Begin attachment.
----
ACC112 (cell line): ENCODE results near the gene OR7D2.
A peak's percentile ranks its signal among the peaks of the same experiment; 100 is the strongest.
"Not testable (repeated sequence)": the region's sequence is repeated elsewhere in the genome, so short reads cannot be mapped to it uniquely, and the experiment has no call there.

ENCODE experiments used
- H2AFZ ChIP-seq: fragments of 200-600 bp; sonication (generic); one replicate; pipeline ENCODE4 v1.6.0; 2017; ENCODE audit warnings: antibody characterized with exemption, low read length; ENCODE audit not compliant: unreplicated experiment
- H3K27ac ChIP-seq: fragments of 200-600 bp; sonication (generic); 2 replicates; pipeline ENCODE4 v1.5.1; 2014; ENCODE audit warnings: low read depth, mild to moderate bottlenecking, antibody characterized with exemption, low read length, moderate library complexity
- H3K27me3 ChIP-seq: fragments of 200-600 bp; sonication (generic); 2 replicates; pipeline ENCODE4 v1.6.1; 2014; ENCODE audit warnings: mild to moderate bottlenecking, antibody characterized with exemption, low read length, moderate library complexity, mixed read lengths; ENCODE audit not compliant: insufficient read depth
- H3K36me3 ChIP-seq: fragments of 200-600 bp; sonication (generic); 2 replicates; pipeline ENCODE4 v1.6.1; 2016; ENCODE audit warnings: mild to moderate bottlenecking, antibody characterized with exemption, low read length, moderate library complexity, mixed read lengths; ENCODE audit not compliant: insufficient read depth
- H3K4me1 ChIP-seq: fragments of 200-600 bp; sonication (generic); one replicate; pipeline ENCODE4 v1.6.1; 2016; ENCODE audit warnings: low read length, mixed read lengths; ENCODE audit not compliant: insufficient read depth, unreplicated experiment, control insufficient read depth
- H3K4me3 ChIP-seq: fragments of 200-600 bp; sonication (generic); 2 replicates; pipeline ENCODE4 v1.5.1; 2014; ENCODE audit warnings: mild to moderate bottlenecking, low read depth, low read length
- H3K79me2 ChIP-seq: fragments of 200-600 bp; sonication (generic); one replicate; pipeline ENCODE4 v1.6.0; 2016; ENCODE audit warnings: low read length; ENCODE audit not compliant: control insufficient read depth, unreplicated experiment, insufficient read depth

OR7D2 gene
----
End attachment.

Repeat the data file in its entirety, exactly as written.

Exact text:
ACC112 (cell line): ENCODE results near the gene OR7D2.
A peak's percentile ranks its signal among the peaks of the same experiment; 100 is the strongest.
"Not testable (repeated sequence)": the region's sequence is repeated elsewhere in the genome, so short reads cannot be mapped to it uniquely, and the experiment has no call there.

ENCODE experiments used
- H2AFZ ChIP-seq: fragments of 200-600 bp; sonication (generic); one replicate; pipeline ENCODE4 v1.6.0; 2017; ENCODE audit warnings: antibody characterized with exemption, low read length; ENCODE audit not compliant: unreplicated experiment
- H3K27ac ChIP-seq: fragments of 200-600 bp; sonication (generic); 2 replicates; pipeline ENCODE4 v1.5.1; 2014; ENCODE audit warnings: low read depth, mild to moderate bottlenecking, antibody characterized with exemption, low read length, moderate library complexity
- H3K27me3 ChIP-seq: fragments of 200-600 bp; sonication (generic); 2 replicates; pipeline ENCODE4 v1.6.1; 2014; ENCODE audit warnings: mild to moderate bottlenecking, antibody characterized with exemption, low read length, moderate library complexity, mixed read lengths; ENCODE audit not compliant: insufficient read depth
- H3K36me3 ChIP-seq: fragments of 200-600 bp; sonication (generic); 2 replicates; pipeline ENCODE4 v1.6.1; 2016; ENCODE audit warnings: mild to moderate bottlenecking, antibody characterized with exemption, low read length, moderate library complexity, mixed read lengths; ENCODE audit not compliant: insufficient read depth
- H3K4me1 ChIP-seq: fragments of 200-600 bp; sonication (generic); one replicate; pipeline ENCODE4 v1.6.1; 2016; ENCODE audit warnings: low read length, mixed read lengths; ENCODE audit not compliant: insufficient read depth, unreplicated experiment, control insufficient read depth
- H3K4me3 ChIP-seq: fragments of 200-600 bp; sonication (generic); 2 replicates; pipeline ENCODE4 v1.5.1; 2014; ENCODE audit warnings: mild to moderate bottlenecking, low read depth, low read length
- H3K79me2 ChIP-seq: fragments of 200-600 bp; sonication (generic); one replicate; pipeline ENCODE4 v1.6.0; 2016; ENCODE audit warnings: low read length; ENCODE audit not compliant: control insufficient read depth, unreplicated experiment, insufficient read depth

OR7D2 gene